The most famous of these devotional Mawlid poems is a Turkish version that dates back to about 700 years ago. Written by Suleyman Chelebi, this Mawlid poem (referred to in Turkish as the Mevlut) offers a somewhat rare point of view in Abrahamic traditions: a chance to see a central religious narrative from the point of view of a female character — in this case Muhammad’s (salla Llahu ‘alayhi wa sallam) mother, Amina (radi Allahu ‘anha)
The narrative is something of a “super best friends” episode of great luminous women of religious history: Sayyida Asiya (‘alayhi sallam) (who raised Moses), and Lady Mariam (‘alayhi sallam), the mother of Sayyiduna ‘Isa (‘alayhi sallam)
Some have said that of these charming three
One was Asiya of moonlike face,
One was Lady Mary without doubt,
And the third a houri beautiful.
Then these moonfaced three drew gently near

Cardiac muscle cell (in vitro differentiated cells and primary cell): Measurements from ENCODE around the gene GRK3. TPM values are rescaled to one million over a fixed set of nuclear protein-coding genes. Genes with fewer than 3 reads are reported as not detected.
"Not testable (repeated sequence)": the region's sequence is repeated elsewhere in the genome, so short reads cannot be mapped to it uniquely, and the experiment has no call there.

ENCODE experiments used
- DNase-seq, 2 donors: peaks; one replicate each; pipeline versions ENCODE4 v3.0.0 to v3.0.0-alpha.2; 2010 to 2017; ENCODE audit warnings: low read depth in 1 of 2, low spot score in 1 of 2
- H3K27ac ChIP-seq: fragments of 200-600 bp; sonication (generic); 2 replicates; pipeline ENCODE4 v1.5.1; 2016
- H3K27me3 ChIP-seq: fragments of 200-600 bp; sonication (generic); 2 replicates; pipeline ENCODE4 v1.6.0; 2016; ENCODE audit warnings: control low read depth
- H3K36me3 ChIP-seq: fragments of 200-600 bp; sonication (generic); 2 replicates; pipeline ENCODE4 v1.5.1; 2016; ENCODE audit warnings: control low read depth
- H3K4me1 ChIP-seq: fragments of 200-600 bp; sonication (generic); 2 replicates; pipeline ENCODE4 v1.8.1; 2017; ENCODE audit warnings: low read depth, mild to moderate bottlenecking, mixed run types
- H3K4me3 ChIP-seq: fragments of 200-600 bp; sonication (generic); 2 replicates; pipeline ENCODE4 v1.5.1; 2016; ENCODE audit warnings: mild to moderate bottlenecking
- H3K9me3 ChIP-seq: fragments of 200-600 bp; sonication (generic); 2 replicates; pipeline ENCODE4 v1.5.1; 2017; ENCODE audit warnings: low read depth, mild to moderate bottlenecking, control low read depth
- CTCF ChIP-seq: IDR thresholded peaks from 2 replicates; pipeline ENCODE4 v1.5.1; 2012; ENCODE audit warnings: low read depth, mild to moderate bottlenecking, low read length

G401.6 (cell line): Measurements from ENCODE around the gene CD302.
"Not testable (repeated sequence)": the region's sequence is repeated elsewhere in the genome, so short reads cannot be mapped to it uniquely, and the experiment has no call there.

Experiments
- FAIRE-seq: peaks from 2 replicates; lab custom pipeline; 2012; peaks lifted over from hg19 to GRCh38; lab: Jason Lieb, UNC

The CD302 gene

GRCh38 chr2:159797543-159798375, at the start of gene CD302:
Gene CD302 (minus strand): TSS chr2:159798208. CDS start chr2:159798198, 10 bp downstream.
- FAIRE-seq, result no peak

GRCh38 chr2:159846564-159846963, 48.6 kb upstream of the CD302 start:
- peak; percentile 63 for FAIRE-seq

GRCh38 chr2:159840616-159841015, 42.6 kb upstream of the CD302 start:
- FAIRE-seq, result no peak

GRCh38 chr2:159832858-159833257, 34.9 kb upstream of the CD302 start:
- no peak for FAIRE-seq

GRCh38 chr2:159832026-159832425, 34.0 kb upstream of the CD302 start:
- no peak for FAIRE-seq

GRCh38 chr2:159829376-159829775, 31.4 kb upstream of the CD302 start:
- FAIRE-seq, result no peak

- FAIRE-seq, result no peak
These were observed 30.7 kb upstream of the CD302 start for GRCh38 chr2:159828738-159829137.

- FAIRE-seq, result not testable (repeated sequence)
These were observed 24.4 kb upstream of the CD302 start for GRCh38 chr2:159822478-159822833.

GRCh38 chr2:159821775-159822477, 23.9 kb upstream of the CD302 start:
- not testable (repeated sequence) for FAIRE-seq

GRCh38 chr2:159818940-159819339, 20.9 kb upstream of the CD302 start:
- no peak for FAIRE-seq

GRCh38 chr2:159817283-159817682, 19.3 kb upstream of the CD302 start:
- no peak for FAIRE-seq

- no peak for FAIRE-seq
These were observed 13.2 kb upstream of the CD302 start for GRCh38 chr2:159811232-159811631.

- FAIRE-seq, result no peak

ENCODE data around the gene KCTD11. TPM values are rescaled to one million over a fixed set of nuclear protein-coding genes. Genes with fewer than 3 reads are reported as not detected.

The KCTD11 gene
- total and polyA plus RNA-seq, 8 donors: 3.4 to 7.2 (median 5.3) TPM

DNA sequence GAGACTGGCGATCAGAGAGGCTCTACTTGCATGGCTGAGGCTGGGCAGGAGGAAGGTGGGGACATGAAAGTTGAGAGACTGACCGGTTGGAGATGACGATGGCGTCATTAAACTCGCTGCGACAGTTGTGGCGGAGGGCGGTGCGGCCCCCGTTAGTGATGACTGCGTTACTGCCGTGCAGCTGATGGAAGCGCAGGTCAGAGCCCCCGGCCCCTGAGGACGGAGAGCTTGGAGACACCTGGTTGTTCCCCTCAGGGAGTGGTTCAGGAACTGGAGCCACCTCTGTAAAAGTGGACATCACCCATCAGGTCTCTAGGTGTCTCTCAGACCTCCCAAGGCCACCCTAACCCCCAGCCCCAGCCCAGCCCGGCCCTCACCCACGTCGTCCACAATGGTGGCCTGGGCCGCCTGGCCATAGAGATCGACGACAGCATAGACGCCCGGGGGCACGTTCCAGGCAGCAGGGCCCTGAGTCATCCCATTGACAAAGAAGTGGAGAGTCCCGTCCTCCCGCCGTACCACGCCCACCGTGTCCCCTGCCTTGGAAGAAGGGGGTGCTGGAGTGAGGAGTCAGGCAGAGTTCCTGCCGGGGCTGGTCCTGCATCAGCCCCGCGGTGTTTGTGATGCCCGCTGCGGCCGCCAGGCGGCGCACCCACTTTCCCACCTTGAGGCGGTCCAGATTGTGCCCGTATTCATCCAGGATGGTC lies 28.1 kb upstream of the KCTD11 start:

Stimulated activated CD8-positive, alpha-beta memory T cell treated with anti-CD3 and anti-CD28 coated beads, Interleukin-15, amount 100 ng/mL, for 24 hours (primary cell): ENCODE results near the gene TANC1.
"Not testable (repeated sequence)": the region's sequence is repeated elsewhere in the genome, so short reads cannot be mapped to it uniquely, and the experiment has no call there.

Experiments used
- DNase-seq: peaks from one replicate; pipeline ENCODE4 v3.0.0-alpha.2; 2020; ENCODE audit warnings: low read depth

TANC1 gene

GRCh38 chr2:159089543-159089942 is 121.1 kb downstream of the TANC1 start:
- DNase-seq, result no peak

And they greeted me with kindness here;
Then they sat around me, and they gave
The good tidings of Muhammad’s birth;
Said to me: “A son like this your son
Has not come since God has made this world,
And the Mighty One did never grant
Such a lovely son as will be yours.
You have found great happiness,
O dear For from you that virtuous one is born!
He that comes is King of Knowledge high,
Is the mine of gnosis and tawhid [monotheism].
For the love of him the sky revolves,
Men and jinn are longing for his face.
This night is the night that he, so pure
Will suffuse the worlds with radiant light!
This night, earth becomes a Paradise,
This night God shows mercy to the world.
This night those with heart are filled with joy,
This night gives the lovers a new life.
Mercy for the worlds is Mustafa,
Sinners’ intercessors: Mustafa!’